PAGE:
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TitleMosiah 19
Publication TypeBook Chapter
Year of Publication2019
AuthorsGardner, Brant A.
Book TitleBook of Mormon Minute
PublisherBook of Mormon Central
CitySpringville, UT
KeywordsMosiah (Book)

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Mosiah 19

Rebellion Against King Noah

Mosiah 19:1–3

1 And it came to pass that the army of the king returned, having searched in vain for the people of the Lord.

2 And now behold, the forces of the king were small, having been reduced, and there began to be a division among the remainder of the people.

3 And the lesser part began to breathe out threatenings against the king, and there began to be a great contention among them.


The key to understanding verse 2 is verse 3. There were the beginnings of a division among the people. Mormon does not tell us why the contentions arose, but the fact that there was less than unanimous support for King Noah explains why the forces of the king had been reduced. In many ancient societies, the military was made up of the people who were otherwise farmers and laborers. There was no standing army. Thus, there were no paid positions, and the reduction of the forces likely signifies that when many of the people began to dissent from King Noah’s reign, they also would not have answered the call to a military operation.

The reason for mentioning the reduction in the numbers in the forces of the king has little to do with the story, except that it provides the essential background of a people divided and ready for change. That is the backdrop for the story of Gideon, which begins in the next verse.

Mosiah 19:4–6

4 And now there was a man among them whose name was Gideon, and he being a strong man and an enemy to the king, therefore he drew his sword, and swore in his wrath that he would slay the king.

5 And it came to pass that he fought with the king; and when the king saw that he was about to overpower him, he fled and ran and got upon the tower which was near the temple.

6 And Gideon pursued after him and was about to get upon the tower to slay the king, and the king cast his eyes round about towards the land of Shemlon, and behold, the army of the Lamanites were within the borders of the land.


We do not know anything about Gideon’s background. He might have had some military training as he later becomes king’s captain for Limhi (see Mosiah 20:17). There may not have been such information in the records from which Mormon took this account. What we do learn is that he was a strong man, a description that tends to identify protagonists in the Book of Mormon. Good men and strong men. Most importantly, he was an enemy of the king. Perhaps he was a leader in the dissent from Noah’s rule.

The dissent became so dire that Gideon attempts a coup by killing Noah. They engage in battle, and Noah runs up the tower near the temple. That simple statement belies the picture of the overweight Noah sitting in judgment of Abinadi that Arnold Friberg painted. Friberg’s Noah would never outrun Gideon up a tower.

Noah would have gone up the tower to gain the strategic advantage of the higher ground, probably hoping that it would equal out a combat that he had been about to lose. When he arrived however, he happened to see an invading army of Lamanites.

Lamanites Attack City of Lehi-Nephi

Mosiah 19:7–9

7 And now the king cried out in the anguish of his soul, saying: Gideon, spare me, for the Lamanites are upon us, and they will destroy us; yea, they will destroy my people.

8 And now the king was not so much concerned about his people as he was about his own life; nevertheless, Gideon did spare his life.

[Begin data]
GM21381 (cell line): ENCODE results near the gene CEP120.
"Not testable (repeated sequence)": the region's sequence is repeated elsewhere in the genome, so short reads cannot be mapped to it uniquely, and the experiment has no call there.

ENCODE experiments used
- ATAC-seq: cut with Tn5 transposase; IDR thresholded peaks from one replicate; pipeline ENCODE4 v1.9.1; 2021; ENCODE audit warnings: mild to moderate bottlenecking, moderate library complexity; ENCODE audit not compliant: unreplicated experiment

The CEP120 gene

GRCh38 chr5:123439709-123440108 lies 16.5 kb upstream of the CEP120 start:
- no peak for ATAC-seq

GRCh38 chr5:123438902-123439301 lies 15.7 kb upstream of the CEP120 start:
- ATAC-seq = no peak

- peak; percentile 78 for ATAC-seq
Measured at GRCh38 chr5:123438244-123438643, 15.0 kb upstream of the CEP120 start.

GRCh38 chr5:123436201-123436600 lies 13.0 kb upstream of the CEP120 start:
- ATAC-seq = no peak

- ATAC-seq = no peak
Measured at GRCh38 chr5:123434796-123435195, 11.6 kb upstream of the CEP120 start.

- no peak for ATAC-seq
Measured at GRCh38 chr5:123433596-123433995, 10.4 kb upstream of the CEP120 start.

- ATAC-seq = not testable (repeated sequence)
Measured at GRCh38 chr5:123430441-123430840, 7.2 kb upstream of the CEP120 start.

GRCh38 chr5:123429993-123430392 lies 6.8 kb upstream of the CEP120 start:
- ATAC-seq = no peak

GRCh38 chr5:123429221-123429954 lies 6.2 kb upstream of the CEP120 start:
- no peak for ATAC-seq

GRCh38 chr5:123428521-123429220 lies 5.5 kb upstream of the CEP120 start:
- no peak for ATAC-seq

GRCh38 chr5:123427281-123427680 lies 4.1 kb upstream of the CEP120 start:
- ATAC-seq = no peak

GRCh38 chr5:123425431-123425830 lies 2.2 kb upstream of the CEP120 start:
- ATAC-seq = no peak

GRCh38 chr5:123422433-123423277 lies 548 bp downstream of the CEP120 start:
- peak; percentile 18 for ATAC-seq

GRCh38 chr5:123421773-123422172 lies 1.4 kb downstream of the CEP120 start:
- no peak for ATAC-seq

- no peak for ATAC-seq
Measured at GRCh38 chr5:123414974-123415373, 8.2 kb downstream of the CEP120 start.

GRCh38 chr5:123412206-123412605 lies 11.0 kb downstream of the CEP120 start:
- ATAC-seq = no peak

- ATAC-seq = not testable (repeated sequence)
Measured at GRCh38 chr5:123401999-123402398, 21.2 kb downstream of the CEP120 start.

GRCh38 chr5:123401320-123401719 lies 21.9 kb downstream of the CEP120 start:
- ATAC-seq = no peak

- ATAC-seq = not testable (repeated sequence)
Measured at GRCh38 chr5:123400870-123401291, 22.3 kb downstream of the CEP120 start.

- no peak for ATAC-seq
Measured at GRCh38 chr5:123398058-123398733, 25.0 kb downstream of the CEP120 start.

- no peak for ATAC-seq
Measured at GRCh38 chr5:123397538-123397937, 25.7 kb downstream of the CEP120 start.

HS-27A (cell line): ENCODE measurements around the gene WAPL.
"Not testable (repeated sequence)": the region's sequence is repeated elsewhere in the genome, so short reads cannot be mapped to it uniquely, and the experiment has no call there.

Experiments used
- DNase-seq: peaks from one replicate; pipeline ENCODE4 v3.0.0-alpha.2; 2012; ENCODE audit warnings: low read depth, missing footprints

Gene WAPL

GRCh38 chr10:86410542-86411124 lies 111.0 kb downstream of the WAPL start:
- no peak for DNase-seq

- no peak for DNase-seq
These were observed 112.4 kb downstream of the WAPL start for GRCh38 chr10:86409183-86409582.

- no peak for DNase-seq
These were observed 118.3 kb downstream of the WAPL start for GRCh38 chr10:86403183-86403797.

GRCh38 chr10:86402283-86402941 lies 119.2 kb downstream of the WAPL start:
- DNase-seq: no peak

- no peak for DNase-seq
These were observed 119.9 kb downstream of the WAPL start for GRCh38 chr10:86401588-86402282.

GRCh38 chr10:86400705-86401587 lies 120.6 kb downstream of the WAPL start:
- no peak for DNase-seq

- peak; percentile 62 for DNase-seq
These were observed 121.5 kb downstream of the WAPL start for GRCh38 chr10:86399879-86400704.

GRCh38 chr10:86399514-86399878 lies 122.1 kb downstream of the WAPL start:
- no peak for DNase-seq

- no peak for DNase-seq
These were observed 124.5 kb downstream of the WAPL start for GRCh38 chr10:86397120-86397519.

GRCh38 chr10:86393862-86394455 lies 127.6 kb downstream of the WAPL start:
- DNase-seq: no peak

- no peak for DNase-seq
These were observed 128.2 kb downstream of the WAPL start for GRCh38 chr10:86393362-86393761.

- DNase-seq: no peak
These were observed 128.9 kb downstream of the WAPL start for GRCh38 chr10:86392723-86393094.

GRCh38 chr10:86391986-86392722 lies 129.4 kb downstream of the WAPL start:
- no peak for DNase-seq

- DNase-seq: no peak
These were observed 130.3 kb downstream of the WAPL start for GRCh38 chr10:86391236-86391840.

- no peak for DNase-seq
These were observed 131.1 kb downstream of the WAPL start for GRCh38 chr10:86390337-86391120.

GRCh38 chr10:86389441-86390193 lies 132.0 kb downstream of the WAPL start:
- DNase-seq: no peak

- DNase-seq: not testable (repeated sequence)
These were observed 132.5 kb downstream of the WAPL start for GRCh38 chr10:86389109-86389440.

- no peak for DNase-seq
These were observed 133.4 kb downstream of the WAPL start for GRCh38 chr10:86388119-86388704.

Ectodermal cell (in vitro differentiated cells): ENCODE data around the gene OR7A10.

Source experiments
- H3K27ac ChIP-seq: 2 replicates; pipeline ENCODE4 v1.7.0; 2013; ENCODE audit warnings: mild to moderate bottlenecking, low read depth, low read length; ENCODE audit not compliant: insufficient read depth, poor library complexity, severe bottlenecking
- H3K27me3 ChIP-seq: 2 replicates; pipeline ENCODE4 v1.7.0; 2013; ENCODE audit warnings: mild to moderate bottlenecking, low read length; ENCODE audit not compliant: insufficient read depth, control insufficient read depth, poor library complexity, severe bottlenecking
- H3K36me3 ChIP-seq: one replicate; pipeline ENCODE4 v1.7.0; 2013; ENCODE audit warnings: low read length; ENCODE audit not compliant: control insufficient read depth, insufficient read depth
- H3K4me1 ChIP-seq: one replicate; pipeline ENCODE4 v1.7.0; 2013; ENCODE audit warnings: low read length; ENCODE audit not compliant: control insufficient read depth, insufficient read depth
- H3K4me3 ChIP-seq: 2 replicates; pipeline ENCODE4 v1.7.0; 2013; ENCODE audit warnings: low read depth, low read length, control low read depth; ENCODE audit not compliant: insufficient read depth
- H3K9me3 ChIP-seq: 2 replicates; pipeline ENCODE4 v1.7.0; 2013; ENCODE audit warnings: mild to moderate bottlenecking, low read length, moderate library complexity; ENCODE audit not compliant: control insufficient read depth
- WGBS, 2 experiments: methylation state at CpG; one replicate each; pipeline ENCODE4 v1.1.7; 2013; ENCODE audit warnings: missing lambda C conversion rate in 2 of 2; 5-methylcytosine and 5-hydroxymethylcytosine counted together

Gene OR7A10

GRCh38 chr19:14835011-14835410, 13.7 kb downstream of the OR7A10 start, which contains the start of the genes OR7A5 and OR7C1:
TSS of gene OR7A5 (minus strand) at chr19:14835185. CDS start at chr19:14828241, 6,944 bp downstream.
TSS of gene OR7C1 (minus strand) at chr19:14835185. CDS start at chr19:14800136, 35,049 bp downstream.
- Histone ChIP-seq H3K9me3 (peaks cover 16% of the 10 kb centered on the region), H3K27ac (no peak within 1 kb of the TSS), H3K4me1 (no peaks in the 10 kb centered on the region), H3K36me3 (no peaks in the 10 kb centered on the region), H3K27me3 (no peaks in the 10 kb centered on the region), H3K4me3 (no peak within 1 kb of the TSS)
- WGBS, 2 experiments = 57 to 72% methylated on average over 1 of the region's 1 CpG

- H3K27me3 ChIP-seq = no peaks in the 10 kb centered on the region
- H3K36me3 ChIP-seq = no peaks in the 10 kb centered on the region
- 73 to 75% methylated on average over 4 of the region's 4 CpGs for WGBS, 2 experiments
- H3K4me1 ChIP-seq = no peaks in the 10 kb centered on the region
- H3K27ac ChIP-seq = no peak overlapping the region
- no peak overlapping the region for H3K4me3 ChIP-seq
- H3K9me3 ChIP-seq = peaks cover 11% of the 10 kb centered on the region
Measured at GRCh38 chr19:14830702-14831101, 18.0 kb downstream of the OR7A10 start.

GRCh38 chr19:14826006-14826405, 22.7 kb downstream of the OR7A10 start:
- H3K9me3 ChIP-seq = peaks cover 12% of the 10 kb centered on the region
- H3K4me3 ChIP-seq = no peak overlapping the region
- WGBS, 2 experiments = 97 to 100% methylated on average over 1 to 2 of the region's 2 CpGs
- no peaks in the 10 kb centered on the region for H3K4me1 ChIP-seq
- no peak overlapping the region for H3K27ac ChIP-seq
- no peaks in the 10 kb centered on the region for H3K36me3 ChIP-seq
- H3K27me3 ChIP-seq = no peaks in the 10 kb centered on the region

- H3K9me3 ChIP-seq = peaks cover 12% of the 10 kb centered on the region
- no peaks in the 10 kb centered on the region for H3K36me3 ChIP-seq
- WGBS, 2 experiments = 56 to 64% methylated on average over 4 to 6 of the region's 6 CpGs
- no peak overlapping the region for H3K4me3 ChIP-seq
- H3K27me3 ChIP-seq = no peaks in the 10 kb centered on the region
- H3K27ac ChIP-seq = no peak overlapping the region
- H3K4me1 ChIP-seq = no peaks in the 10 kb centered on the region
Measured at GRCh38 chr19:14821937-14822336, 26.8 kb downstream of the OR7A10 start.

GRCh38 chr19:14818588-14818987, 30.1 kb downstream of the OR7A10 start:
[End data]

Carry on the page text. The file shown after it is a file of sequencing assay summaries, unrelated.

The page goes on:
9 And the king commanded the people that they should flee before the Lamanites, and he himself did go before them, and they did flee into the wilderness, with their women and their children.


The appearance of a threat to all the people convinces Gideon to spare Noah’s life. What Noah does with that life is to demonstrate the division that existed among the people. Gideon would begin to work to defend the people. Noah ordered the people to flee with their women and children.

Mormon doesn’t tell us what is behind this exodus. Clearly Noah fears that the people would be killed, including women and children. Perhaps it was another invasion such as had caused the people of Mosiah1 (father of Benjamin) to leave the city of Nephi.

Mosiah 19:10–14

10 And it came to pass that the Lamanites did pursue them, and did overtake them, and began to slay them.

11 Now it came to pass that the king commanded them that all the men should leave their wives and their children, and flee before the Lamanites.

12 Now there were many that would not leave them, but had rather stay and perish with them. And the rest left their wives and their children and fled.

13 And it came to pass that those who tarried with their wives and their children caused that their fair daughters should stand forth and plead with the Lamanites that they would not slay them.

14 And it came to pass that the Lamanites had compassion on them, for they were charmed with the beauty of their women.


Noah and those who fled with him are overtaken and they engage with the Lamanites. It is unlikely that those who went with Noah were the younger men or the warriors. They were more likely to have been the elites, and perhaps not as experienced in combat. In any case, it became clear to Noah that they would be slain, so Noah commands that they leave the women and children and flee.

Certainly, this appears reprehensible. It was sufficiently difficult for some that they could not do it and remained with the women and children. However, what followed might have been part of the plan in leaving. If we give Noah the benefit of the doubt that Mormon does not want to accord him, it is possible that Noah expected that the pleading of the women might be effective. It is a tactic that we saw at a time when Nephi’s brothers and Ismael’s sons wanted to kill him, and the women intervened. We will see it again with another group of women. It is possible that this was understood as an acceptable means of surrender and cessation of conflict.

Mosiah 19:15–16

15 Therefore the Lamanites did spare their lives, and took them captives and carried them back to the land of Nephi, and granted unto them that they might possess the land, under the conditions that they would deliver up king Noah into the hands of the Lamanites, and deliver up their property, even one half of all they possessed, one half of their gold, and their silver, and all their precious things, and thus they should pay tribute to the king of the Lamanites from year to year.

16 And now there was one of the sons of the king among those that were taken captive, whose name was Limhi.


The beginning of verse 15 underscores how the Book of Mormon differs from more modern cultural expectations. It begins as might be expected with the taking of prisoners. The difference is where they were taken.